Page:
Then you end up with a list of nominees that many might disagree with. What one person loves, the other might hate. We have already had some comments about what we “snubbed” and what “didn’t deserve to be there” – which in a strange way actually feels pretty neat, by the way. I’m keeping my votes for the nominations to myself for now, but there is at times a slight urge to defend myself: “Don’t look at me, I didn’t vote for it.” I imagine it can be similar to Academy members when the internet explodes with anger every year at nomination morning. As faithful readers know, I have little trouble remaining zen about the Oscars. Not to hold myself above others (though I am pretty awesome), but I think partaking in an awards voting like this could be an eye-opening experience to some.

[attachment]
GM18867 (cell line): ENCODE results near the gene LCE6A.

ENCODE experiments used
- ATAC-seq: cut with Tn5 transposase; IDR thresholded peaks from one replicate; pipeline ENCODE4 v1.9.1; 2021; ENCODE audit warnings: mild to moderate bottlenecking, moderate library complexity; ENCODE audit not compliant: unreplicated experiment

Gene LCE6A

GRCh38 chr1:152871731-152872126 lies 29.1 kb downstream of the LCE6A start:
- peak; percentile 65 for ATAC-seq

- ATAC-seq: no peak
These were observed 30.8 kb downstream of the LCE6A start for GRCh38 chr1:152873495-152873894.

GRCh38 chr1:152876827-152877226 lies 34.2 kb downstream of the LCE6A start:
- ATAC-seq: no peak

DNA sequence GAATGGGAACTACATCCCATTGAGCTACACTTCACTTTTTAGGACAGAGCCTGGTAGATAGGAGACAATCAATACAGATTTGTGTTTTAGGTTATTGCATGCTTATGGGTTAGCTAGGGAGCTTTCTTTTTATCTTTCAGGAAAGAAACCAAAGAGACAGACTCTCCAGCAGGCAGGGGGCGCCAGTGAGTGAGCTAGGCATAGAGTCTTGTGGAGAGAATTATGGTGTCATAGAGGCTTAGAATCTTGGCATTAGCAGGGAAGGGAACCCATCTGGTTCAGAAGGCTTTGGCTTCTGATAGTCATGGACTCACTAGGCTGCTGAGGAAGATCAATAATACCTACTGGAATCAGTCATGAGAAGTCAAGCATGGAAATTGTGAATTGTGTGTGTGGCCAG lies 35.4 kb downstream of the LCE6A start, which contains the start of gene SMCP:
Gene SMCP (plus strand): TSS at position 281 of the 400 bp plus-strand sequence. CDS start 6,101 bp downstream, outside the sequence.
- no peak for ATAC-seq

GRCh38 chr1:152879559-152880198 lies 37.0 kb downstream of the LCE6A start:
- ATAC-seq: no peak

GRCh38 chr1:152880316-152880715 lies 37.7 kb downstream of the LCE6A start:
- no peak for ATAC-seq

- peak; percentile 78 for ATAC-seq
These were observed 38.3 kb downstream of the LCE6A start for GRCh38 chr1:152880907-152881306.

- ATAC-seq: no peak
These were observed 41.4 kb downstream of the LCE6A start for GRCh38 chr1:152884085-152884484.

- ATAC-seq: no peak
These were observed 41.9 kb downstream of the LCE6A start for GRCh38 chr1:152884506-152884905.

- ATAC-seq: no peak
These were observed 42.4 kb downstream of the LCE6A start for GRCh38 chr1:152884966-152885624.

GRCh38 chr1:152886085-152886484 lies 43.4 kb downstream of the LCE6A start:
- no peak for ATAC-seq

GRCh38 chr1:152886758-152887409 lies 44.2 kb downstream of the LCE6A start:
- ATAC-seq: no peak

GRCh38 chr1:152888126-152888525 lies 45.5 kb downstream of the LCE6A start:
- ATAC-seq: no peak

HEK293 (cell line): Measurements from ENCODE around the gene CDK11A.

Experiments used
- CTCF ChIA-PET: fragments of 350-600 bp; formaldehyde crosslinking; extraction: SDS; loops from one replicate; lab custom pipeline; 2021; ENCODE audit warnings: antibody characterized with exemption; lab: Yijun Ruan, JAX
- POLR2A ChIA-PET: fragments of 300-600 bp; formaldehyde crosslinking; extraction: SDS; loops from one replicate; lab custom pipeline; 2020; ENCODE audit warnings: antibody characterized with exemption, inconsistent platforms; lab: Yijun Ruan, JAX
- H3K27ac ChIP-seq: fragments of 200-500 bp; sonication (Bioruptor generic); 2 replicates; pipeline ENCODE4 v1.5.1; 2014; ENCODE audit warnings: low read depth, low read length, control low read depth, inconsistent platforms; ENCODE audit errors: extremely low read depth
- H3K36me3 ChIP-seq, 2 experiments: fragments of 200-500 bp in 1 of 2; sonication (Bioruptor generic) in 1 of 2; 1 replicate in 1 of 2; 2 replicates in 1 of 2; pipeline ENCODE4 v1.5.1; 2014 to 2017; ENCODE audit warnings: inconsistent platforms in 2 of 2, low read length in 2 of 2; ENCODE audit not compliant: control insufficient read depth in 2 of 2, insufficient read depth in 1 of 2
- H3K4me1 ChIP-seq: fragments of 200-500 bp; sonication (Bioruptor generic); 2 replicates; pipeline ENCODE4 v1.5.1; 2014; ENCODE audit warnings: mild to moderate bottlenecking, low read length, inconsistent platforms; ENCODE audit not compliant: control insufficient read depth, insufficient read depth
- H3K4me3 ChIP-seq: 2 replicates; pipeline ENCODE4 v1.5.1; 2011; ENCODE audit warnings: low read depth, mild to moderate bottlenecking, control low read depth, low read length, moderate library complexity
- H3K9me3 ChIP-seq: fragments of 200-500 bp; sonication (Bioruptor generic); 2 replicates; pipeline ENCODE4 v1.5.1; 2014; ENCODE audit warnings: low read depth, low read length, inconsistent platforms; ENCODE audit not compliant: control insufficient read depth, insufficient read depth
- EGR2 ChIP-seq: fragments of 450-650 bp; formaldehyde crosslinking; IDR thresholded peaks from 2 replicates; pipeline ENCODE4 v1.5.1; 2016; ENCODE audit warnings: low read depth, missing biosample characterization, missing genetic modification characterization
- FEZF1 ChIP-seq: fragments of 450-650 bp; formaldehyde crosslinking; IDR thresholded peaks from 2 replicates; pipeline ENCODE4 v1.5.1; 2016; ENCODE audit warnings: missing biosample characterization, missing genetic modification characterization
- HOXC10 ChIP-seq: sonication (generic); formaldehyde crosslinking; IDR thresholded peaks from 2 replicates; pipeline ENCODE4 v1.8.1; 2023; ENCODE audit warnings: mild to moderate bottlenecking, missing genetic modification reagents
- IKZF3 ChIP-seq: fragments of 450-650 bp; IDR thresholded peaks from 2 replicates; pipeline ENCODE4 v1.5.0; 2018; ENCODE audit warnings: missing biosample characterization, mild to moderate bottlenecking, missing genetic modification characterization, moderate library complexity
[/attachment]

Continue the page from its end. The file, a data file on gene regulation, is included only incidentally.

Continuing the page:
Of course, this little awards thing of ours doesn’t mean much in the grand scheme of things. We have no statues to hand out, and I doubt any DVD cover is going to be boasting about how the film won this many Flickcharters’ Choice Awards. It was simply meant to be a fun thing to do. So far, it has been for me in a big way. And I’m excited to find out what the winners will be.
So make your voice heard. To vote, click here.